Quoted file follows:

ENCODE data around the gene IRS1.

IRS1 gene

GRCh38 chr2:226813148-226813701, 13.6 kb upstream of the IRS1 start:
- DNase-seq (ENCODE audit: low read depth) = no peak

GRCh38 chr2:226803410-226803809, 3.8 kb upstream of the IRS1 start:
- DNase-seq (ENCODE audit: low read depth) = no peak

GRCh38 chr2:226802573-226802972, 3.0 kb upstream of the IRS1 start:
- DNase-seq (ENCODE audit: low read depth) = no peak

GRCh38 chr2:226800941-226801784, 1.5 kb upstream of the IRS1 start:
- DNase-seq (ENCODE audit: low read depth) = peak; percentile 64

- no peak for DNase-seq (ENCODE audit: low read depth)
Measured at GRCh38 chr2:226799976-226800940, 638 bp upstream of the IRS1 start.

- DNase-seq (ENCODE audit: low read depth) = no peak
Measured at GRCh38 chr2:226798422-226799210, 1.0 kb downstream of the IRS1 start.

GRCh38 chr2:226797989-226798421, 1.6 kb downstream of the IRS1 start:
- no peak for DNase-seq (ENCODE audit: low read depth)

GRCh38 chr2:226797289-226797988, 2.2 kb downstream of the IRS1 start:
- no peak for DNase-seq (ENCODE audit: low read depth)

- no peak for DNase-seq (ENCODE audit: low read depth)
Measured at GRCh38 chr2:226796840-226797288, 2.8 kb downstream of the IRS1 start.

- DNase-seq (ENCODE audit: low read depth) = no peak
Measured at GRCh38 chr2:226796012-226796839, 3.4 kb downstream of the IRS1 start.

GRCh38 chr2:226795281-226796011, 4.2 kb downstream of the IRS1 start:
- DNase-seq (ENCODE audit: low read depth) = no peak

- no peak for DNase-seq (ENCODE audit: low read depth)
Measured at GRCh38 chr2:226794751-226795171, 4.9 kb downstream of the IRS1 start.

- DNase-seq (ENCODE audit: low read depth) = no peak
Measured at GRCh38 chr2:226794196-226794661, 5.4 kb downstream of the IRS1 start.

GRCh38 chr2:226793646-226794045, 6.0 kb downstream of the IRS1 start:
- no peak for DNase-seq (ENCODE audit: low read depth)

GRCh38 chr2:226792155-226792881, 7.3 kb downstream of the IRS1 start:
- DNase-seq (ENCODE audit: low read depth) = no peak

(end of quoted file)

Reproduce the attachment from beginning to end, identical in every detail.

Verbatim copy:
ENCODE data around the gene IRS1.

IRS1 gene

GRCh38 chr2:226813148-226813701, 13.6 kb upstream of the IRS1 start:
- DNase-seq (ENCODE audit: low read depth) = no peak

GRCh38 chr2:226803410-226803809, 3.8 kb upstream of the IRS1 start:
- DNase-seq (ENCODE audit: low read depth) = no peak

GRCh38 chr2:226802573-226802972, 3.0 kb upstream of the IRS1 start:
- DNase-seq (ENCODE audit: low read depth) = no peak

GRCh38 chr2:226800941-226801784, 1.5 kb upstream of the IRS1 start:
- DNase-seq (ENCODE audit: low read depth) = peak; percentile 64

- no peak for DNase-seq (ENCODE audit: low read depth)
Measured at GRCh38 chr2:226799976-226800940, 638 bp upstream of the IRS1 start.

- DNase-seq (ENCODE audit: low read depth) = no peak
Measured at GRCh38 chr2:226798422-226799210, 1.0 kb downstream of the IRS1 start.

GRCh38 chr2:226797989-226798421, 1.6 kb downstream of the IRS1 start:
- no peak for DNase-seq (ENCODE audit: low read depth)

GRCh38 chr2:226797289-226797988, 2.2 kb downstream of the IRS1 start:
- no peak for DNase-seq (ENCODE audit: low read depth)

- no peak for DNase-seq (ENCODE audit: low read depth)
Measured at GRCh38 chr2:226796840-226797288, 2.8 kb downstream of the IRS1 start.

- DNase-seq (ENCODE audit: low read depth) = no peak
Measured at GRCh38 chr2:226796012-226796839, 3.4 kb downstream of the IRS1 start.

GRCh38 chr2:226795281-226796011, 4.2 kb downstream of the IRS1 start:
- DNase-seq (ENCODE audit: low read depth) = no peak

- no peak for DNase-seq (ENCODE audit: low read depth)
Measured at GRCh38 chr2:226794751-226795171, 4.9 kb downstream of the IRS1 start.

- DNase-seq (ENCODE audit: low read depth) = no peak
Measured at GRCh38 chr2:226794196-226794661, 5.4 kb downstream of the IRS1 start.

GRCh38 chr2:226793646-226794045, 6.0 kb downstream of the IRS1 start:
- no peak for DNase-seq (ENCODE audit: low read depth)

GRCh38 chr2:226792155-226792881, 7.3 kb downstream of the IRS1 start:
- DNase-seq (ENCODE audit: low read depth) = no peak